Pro-Russian forces in Donetsk and Luhansk decided to go ahead with the planned referendum for Sunday, May 11 despite Russian President Vladimir Putin’s request for the vote to be delayed. From Reuters:
Denis Pushilin, a leader of the self-declared separatist Donetsk People’s Republic, said the “People’s Council” had voted unanimously on Thursday to hold the plebiscite as planned.
“Civil war has already begun,” he told reporters. “The referendum can put a stop to it and start a political process.”
The declaration adds more confusion for the West. Experts found it odd when Putin said he wanted the forces to delay the referendum to leave more room for open dialogue with Kyiv.
Political analysts said Putin may have expected the rebels to go ahead with the referendum, showing that they were not under his orders. By distancing himself from a process that will not be recognized by the West, Putin may also be hoping to avoid further sanctions as they begin to affect the Russian economy.
Germany welcomed Putin’s decision and praised his words.
“We are perhaps at a crucial point,” Frank-Walter Steinmeier said in a statement. While the situation in Ukraine remained critical, he said there was a chance diplomacy could stop an escalation of violence and a loss of control in eastern Ukraine.
“I welcome the constructive tone that President Putin struck after his meeting with the head of the OSCE (Organization for Security and Cooperation in Europe). What was discussed in Moscow must now be translated into action immediately.”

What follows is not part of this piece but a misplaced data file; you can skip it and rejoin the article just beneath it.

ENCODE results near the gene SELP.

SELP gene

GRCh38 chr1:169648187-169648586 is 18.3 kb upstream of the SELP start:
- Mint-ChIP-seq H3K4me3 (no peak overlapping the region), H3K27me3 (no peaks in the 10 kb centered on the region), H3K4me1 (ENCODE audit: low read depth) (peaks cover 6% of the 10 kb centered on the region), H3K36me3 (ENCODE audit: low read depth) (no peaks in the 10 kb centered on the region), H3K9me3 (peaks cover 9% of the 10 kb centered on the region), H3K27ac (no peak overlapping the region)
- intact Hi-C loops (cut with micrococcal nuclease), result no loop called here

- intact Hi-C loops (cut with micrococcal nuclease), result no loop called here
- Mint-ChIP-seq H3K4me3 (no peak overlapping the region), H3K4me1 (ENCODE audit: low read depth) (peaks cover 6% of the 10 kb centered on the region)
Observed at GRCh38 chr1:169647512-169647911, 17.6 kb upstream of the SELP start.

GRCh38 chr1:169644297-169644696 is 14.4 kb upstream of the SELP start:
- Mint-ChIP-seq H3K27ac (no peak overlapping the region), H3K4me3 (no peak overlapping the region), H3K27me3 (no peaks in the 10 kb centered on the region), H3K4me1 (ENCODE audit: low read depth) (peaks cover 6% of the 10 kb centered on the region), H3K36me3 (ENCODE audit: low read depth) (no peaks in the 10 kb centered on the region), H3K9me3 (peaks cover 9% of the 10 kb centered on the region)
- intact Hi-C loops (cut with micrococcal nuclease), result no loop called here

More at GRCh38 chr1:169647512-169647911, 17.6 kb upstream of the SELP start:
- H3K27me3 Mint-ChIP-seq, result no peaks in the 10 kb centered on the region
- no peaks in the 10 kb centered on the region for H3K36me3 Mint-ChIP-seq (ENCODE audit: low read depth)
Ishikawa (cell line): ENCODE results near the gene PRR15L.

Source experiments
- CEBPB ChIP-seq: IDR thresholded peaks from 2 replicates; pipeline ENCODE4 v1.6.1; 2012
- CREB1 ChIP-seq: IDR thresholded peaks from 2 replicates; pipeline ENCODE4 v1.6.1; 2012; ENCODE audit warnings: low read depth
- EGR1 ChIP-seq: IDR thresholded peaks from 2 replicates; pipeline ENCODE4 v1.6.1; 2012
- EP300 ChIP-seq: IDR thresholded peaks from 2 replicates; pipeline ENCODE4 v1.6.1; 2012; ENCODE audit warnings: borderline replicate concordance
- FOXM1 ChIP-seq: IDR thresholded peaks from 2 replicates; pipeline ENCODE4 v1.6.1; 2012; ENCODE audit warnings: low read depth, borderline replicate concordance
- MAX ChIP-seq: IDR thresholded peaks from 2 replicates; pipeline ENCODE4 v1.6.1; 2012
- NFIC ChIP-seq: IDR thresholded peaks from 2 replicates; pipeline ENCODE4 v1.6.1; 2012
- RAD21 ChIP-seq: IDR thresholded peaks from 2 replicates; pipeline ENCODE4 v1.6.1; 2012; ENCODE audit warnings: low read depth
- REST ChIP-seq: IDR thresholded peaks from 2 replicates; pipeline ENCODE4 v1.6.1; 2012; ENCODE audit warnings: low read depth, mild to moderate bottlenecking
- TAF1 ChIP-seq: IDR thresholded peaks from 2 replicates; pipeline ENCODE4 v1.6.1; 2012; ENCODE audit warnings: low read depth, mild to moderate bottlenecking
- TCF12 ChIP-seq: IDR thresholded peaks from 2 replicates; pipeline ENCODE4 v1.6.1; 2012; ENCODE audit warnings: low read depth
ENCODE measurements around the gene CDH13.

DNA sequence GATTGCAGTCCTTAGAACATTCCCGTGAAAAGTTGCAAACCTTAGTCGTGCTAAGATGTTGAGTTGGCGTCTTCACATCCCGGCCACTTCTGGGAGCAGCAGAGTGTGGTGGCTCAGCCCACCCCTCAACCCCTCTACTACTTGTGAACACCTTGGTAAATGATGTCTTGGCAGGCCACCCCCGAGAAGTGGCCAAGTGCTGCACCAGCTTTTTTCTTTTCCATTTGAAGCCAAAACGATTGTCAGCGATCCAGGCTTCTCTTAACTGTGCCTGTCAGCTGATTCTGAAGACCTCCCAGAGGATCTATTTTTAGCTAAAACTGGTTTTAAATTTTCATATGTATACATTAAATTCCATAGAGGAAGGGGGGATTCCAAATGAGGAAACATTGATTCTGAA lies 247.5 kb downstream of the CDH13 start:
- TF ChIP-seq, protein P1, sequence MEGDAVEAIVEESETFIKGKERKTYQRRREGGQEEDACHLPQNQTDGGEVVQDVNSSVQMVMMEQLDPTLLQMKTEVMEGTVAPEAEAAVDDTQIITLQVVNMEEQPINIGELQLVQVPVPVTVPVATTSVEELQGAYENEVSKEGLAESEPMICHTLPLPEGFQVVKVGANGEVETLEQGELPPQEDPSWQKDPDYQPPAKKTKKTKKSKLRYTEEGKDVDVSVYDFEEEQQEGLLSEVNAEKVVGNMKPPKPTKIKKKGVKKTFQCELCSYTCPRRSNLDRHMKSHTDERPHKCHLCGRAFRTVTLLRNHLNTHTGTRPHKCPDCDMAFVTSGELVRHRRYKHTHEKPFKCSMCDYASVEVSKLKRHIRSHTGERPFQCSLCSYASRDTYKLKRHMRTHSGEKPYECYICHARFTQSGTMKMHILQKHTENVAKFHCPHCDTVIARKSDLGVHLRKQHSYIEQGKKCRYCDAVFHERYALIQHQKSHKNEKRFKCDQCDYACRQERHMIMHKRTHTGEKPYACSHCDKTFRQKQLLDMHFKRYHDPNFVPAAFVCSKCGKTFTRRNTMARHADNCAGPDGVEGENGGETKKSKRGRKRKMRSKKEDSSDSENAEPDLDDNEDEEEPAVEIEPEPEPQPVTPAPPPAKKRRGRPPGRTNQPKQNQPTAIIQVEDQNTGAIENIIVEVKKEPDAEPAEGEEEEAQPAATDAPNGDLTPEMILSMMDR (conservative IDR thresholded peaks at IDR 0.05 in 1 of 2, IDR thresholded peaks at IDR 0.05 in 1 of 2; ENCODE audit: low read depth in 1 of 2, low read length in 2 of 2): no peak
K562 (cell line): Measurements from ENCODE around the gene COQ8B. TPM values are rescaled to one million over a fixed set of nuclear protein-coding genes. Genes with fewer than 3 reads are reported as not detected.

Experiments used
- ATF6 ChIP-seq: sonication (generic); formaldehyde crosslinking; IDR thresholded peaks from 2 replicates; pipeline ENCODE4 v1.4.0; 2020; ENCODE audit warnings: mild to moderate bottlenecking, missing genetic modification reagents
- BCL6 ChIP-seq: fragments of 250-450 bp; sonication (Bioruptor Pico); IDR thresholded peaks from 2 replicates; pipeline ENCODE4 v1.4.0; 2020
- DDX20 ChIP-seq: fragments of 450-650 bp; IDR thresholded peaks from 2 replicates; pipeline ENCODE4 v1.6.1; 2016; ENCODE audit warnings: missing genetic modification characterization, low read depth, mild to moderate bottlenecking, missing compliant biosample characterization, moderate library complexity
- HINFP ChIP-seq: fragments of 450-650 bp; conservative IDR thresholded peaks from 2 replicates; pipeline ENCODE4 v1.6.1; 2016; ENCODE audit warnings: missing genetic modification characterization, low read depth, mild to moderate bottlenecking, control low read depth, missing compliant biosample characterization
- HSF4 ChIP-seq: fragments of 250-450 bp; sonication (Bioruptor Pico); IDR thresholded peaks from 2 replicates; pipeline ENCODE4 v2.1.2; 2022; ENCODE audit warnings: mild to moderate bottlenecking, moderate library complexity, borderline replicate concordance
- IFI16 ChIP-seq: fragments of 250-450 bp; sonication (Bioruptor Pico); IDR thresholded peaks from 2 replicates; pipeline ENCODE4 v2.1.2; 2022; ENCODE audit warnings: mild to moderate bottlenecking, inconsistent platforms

Germany became the first country in the West to use the word “war” to describe the situation in east Ukraine. On May 6, Foreign Minister Frank-Walter Steinmeier said Ukraine was on the brink of war and told citizens in the east and south regions to leave. Germany previously advised German journalists not to venture into east Ukraine due to numerous kidnappings in the region, especially Sloviansk.
Putin also announced Russian troops will pullback from Ukraine’s border. According to NATO, there are no signs of de-escalation on the border.
NATO and the United States have both said they have seen no sign of a Russian withdrawal from the frontier despite Putin’s announcement he had pulled back troops.
When NATO Secretary General Anders Fogh Rasumussen tweeted as much, the Russian Foreign Ministry tweeted back that “those with a blind eye” should read Putin’s statement.
The Kremlin was asked for a statement about the referendum, but they refused and said they needed more information. However, Putin’s spokesman noted the forces only made the declaration after Secretary of the National Security and Defense Council Andriy Parubiy said the anti-terrorist operation will continue in east Ukraine.
Parubiy, who called the separatist referendums a “political adventure” conceived in “Putin’s maniacal imagination,” said that the anti-terrorist operation will continue “irrespective of the decisions of terrorist groups in eastern Ukraine.”